- to address with some form of salutation; welcome.
- to meet or receive: to be greeted by cheering crowds; to greet a proposal with boos and hisses.
- to manifest itself to: Music greeted his ear as he entered the salon.
- Obsolete. to give salutations on meeting.
Origin of greet1
Synonyms for greet
Examples from the Web for greeter
Contemporary Examples of greeter
Right as I walked into the store on Monday night, a greeter smiled at me behind a plate of plastic cups filled with Sofritas.Chipotle's New Vegan Burrito: Meh
July 31, 2013
Historical Examples of greeter
The greeter had acne and a pair of tights that showed off his skinny knock-knees.
The greeter, a black guy with corn-rows, nodded at Lester and Perry like an old friend.
Yes, sir; her position at that time, so she told us, was that she was a greeter for the city of Fort Worth.Warren Commission (11 of 26): Hearings Vol. XI (of 15)
The President's Commission on the Assassination of President Kennedy
A bill glided across the register of the hotel desk, and the greeter promised to attend to the club sandwiches himself.The Voice on the Wire
Eustace Hale Ball
Therefore the said rl, is greeter than ye: And even now it was shewed ul, was equall to rl.The Way To Geometry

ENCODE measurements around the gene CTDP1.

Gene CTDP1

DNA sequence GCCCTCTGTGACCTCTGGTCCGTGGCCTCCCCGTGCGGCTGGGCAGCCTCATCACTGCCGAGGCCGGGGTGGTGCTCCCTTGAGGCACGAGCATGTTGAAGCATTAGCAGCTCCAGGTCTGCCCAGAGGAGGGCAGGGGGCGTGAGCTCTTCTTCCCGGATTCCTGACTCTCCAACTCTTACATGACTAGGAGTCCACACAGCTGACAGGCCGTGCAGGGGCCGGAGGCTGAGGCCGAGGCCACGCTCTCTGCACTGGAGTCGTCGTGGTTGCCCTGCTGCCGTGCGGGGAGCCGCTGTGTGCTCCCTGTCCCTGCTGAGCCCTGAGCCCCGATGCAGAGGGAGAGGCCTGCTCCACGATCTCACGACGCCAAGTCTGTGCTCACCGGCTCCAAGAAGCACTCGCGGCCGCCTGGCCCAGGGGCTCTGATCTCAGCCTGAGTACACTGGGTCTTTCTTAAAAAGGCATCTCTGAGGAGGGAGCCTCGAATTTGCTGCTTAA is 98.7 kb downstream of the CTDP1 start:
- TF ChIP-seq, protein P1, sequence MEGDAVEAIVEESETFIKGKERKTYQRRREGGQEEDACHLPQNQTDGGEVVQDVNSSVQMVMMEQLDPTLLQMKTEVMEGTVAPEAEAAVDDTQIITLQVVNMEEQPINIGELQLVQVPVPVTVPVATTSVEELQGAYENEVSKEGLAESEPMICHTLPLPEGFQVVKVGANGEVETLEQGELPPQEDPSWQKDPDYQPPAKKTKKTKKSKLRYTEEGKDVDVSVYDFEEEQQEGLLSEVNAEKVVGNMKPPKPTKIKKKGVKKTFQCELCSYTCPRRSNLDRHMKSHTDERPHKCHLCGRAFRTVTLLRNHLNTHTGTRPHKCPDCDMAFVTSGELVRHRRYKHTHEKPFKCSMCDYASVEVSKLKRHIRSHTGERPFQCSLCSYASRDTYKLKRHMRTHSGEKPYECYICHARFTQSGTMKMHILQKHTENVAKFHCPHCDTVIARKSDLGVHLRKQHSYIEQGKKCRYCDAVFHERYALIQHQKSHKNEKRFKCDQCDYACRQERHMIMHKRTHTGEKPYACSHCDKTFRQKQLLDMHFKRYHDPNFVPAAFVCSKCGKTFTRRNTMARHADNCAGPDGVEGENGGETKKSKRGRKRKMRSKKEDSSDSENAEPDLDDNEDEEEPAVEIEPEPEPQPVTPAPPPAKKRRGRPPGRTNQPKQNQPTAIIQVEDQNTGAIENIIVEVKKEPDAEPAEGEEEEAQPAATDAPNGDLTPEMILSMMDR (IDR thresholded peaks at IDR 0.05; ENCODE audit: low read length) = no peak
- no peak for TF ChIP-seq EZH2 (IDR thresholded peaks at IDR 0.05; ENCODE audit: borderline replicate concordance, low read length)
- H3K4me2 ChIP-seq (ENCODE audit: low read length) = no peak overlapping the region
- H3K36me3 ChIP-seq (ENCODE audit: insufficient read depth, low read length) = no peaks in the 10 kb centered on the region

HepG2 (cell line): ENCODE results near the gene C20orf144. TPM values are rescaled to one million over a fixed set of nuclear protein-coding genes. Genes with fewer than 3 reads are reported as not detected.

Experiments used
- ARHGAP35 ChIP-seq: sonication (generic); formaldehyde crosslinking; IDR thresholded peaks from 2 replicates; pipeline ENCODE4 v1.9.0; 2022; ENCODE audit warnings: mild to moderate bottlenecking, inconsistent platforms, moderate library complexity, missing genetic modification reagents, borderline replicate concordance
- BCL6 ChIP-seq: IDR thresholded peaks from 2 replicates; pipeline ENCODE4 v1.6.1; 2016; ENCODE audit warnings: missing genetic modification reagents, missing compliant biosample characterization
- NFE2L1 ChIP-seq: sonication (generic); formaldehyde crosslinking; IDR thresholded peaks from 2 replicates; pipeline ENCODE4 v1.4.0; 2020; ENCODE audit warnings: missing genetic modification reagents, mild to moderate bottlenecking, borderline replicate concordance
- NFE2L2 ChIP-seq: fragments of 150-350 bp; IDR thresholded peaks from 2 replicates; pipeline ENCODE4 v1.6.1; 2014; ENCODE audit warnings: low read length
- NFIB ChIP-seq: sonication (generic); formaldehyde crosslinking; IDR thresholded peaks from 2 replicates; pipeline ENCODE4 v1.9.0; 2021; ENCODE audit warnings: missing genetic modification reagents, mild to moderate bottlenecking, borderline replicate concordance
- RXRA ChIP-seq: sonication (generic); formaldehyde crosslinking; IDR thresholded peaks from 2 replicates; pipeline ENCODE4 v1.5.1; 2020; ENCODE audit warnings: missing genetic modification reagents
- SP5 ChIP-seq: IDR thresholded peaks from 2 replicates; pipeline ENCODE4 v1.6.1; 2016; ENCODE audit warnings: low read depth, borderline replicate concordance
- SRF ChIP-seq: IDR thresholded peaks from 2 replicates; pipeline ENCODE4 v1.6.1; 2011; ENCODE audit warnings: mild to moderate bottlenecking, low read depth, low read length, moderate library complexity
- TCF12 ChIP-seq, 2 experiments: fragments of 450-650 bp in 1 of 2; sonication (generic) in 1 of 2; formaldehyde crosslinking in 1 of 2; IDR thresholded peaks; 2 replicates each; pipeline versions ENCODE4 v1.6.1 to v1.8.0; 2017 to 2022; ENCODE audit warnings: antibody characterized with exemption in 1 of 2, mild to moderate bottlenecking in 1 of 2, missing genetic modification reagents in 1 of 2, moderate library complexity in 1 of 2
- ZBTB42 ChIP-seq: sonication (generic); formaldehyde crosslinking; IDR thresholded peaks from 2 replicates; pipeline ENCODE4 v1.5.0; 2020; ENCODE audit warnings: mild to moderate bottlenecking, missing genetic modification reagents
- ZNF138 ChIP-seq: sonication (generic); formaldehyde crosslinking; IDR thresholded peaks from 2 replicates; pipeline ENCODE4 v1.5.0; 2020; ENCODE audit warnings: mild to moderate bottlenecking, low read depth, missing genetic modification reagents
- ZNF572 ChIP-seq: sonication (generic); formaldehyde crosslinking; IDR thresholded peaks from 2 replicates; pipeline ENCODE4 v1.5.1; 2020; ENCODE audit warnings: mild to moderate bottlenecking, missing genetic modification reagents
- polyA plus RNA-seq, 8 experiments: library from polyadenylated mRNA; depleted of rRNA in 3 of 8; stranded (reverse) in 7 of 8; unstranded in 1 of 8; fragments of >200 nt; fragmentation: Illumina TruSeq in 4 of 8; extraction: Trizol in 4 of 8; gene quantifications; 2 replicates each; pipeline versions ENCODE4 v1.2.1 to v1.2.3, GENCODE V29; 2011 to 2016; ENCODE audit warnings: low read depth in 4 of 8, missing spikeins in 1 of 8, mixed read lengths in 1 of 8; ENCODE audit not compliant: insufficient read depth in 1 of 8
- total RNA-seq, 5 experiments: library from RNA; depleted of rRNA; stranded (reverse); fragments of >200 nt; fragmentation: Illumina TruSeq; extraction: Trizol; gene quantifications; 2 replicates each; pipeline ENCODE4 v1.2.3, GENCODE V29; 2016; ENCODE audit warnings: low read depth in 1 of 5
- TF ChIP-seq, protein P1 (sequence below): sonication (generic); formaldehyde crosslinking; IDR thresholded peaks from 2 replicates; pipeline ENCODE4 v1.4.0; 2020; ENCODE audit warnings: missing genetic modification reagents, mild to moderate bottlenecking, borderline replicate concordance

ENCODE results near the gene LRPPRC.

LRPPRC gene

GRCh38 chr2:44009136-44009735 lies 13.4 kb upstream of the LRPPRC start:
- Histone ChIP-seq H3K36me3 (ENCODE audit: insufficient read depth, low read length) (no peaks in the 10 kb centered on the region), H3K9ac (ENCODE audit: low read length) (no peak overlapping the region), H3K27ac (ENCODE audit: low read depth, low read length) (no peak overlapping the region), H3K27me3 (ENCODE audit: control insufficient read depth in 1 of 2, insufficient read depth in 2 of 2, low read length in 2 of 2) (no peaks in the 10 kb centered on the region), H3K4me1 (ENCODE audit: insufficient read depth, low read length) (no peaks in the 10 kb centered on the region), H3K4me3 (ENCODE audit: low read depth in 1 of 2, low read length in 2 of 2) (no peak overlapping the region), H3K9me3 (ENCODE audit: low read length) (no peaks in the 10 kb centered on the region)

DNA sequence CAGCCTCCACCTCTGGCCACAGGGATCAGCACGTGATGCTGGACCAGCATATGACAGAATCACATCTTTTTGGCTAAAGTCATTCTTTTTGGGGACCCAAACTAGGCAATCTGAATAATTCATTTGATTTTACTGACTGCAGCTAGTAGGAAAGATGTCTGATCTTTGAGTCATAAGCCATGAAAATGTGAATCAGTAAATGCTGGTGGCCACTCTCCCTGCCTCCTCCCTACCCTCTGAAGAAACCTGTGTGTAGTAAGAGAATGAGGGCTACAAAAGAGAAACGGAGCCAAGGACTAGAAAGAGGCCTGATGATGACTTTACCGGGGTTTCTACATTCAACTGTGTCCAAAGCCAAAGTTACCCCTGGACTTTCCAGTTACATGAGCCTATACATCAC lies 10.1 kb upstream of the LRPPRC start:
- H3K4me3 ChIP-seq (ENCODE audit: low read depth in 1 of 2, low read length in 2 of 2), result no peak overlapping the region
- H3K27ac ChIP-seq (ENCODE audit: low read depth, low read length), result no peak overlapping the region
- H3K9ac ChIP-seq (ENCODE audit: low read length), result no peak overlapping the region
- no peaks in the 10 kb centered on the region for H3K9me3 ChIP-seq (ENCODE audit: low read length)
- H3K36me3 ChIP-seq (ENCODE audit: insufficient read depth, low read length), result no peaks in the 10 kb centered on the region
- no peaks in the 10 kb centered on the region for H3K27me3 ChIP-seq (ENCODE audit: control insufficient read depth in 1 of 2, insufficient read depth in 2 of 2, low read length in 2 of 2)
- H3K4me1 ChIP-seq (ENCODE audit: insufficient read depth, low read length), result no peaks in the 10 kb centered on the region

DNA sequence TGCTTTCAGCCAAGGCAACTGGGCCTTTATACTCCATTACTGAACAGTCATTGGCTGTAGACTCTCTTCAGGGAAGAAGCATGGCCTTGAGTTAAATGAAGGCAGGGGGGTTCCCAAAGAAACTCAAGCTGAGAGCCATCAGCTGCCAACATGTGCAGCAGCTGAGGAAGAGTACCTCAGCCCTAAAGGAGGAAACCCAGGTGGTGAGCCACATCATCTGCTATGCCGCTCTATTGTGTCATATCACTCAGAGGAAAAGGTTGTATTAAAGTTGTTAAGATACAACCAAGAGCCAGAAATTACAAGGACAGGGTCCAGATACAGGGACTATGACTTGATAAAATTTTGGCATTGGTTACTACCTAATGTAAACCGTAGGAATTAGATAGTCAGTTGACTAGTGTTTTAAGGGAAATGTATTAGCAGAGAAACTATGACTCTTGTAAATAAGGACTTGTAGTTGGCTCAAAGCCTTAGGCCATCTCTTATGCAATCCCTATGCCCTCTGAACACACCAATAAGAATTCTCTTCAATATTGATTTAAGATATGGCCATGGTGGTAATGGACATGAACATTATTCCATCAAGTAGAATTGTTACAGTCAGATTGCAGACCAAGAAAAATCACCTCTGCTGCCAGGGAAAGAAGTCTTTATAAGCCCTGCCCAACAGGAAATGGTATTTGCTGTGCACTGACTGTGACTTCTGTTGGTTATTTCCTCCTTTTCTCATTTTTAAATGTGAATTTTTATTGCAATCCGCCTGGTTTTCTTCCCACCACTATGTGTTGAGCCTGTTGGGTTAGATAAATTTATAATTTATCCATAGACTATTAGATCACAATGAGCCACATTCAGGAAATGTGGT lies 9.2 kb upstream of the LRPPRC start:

- a person who greets people at the entrance of a shop, restaurant, casino, etc
- to meet or receive with expressions of gladness or welcome
- to send a message of friendship to
- to receive in a specified mannerher remarks were greeted by silence
- to become apparent tothe smell of bread greeted him
Word Origin for greet
- (intr) to weep; lament
- weeping; lamentation
Word Origin for greet
late 14c., agent noun from greet.
Old English gretan "to come in contact with" (in sense of "attack, accost" as well as "salute, welcome," and "touch, take hold of, handle"), from West Germanic *grotjan (cf. Old Saxon grotian, Old Frisian greta, Dutch groeten, Old High German gruozen, German grüßen "to salute, greet"), perhaps originally "to resound" (via notion of "cause to speak"), causative of Proto-Germanic *grætanan, root of Old English grætan (Anglian gretan) "weep, bewail," from PIE *gher- "to call out." Greet still can mean "cry, weep" in Scottish & northern England dialect, though this might be from a different root. Grætan is probably also the source of the second element in regret. Related: Greeted; greeting.